In this opening episode, we'll leverage Stripe's Checkout integration to quickly generate a "Pay Now" button to sell our fictional book. Along the way, we'll discuss the basic flow for performing charges through Stripe. It's vital that you understand this flow, so pay attention!
You may find that you need more control over the checkout process. In this episode, we'll review the manual approach for loading Stripe's checkout modal.
Now that we've transitioned over to Vue, let's figure out how to dynamically populate the checkout modal's price and details, based upon a chosen product from a dropdown menu.
So far, we've only attempted single charges. However, in this episode, we'll migrate over to associating customers with recurring subscription plans. It's easy! To start, we'll add two simple plans that mimic Laracasts, itself: monthly and yearly.
When using Checkout, Stripe will perform a preliminary bit of validation on the provided card number. However, there can and will still be situations when the
Customer object is properly created, but the charge fails to go through. It's paramount that we detect these exceptions, and alert the user. We'll tackle that very thing in this episode.
When working with Stripe, it's paramount that you store a handful of columns in your database that indicate the user's customer id, their subscription status, and, if canceled, the timestamp for when their subscription-only access should expire.
In this episode, I'll demonstrate a few refactoring strategies that I often implement in my own projects. To clean up our
SubscriptionsController, we might leverage form objects, as well as creating a dedicated
Subscription class to manage any interaction with Stripe. In incremental steps, let's review the workflow.
It's paramount that you listen for a number of Stripe-specific events. For example, what if attempts to renew a customer's subscription fails? Though Stripe will attempt this charge a number of times, eventually, the subscription will be canceled. As such, it's vital that we have a way to listen for such an event, and deactivate the user's account in our database.
In this episode, we'll register a webhook endpoint with Stripe, and learn how to listen for events and fetch the associated payload. In the process, I'll also demonstrate a useful technique for registering local webhooks.
Now that we understand the basics of how to register Stripe web hooks, let's take a few moments to refactor the code to make it more enjoyable to work with and extend. If we're planning on responding to a number of Stripe events in the future, it's vital that we structure things as elegantly as possible now, rather than later.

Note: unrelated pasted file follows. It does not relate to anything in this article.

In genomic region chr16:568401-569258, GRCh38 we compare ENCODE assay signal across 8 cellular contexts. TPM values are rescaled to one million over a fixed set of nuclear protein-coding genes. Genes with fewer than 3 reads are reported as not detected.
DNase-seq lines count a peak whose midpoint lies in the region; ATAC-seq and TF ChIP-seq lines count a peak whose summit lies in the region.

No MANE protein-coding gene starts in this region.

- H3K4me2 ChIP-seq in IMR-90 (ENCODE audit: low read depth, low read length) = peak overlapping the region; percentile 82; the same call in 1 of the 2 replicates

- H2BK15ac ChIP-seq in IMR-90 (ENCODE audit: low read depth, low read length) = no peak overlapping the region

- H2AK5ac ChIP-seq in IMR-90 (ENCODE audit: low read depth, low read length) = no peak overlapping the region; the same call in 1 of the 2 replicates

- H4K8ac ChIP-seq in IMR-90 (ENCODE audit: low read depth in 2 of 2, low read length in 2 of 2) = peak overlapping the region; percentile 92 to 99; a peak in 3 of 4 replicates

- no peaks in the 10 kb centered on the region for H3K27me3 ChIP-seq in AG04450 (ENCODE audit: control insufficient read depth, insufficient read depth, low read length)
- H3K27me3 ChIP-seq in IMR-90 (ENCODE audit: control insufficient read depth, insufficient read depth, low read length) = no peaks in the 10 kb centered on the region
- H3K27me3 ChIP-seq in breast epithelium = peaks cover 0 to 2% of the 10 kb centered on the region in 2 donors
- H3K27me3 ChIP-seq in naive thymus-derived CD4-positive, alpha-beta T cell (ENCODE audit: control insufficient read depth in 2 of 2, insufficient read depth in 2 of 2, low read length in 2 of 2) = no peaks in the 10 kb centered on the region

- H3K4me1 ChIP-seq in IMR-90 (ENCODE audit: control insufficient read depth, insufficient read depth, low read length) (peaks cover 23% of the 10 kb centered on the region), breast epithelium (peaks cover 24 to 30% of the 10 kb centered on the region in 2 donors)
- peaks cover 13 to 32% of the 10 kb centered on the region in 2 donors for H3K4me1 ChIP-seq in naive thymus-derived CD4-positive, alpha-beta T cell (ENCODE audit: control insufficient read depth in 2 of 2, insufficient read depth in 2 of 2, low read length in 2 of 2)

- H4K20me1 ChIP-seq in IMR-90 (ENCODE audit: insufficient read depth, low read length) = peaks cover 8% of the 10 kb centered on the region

I'm sure you're itching to dig into more of Stripe's main API, however, it's vital that we learn how to write the necessary tests to ensure that all billing code works as expected. You never want to be in a situation, where you deploy code one afternoon...only to be woken up in the middle of the night because your subscription sign ups are broken!
To begin, let's learn how to post to our Stripe webhooks endpoint, and then verify that the
whenCustomerSubscriptionDeleted method behaves as expected.
In certain situations, it's paramount that we physically tough Stripe's API to ensure that our code does in fact work as expected. In this episode, let's verify that our
Subscription class does make a Stripe customer, associates them with the proper plan, and activates their account in our local database.
If we want to maintain our current API, that allows us to call various subscriptions-specific methods off of
$user, then we might consider extracting a helpful
BillableTrait to clean things up. Let's tackle that very thing in this episode.
We should setup a dedicated table to store all incoming Stripe charges. Not only will this provide a fast payments list for the user, but it will also makes reporting and daily summaries easier to prepare.
It would be a pretty shabby service, if we didn't offer users the ability to cancel their subscriptions. In this episode, we'll write that very logic, while also preparing a test to ensure that everything works as we expect.
It's likely that your website will at some point offer coupon codes to new subscribers. Luckily, once again, Stripe makes this all a cinch. Let's review the basic flow - including the tests to ensure that it all works properly - in this episode.
View the source code for this series on GitHub.
We need to offer users the ability to resume recently canceled subscriptions. But before we get to that point, we must first learn how to determine if a user is currently on their grace period. Let's tackle that in this episode!
In this episode, we'll update our API to allow users to resume their subscriptions. This will require that we add a
resume method to the
Subscription class. Stay tuned to the end for a bit of homework as well.
In this video, we'll take a few moments to discuss clarity, double-negatives, and the potential they have to introduce bugs. Then, we'll setup a template for rendering subscription-only content, while providing the necessary call-to-action for guests and deactivated users.
In the previous episode, we constructed multiple conditionals to determine which set of HTML should be displayed. For our basic example, the outcome was simple enough. However, for real-life projects, you may find that this quickly bloats your views and makes them difficult to reason about. Instead, let me show you a useful technique that involves applying polymorphism to dynamically load the proper view partial.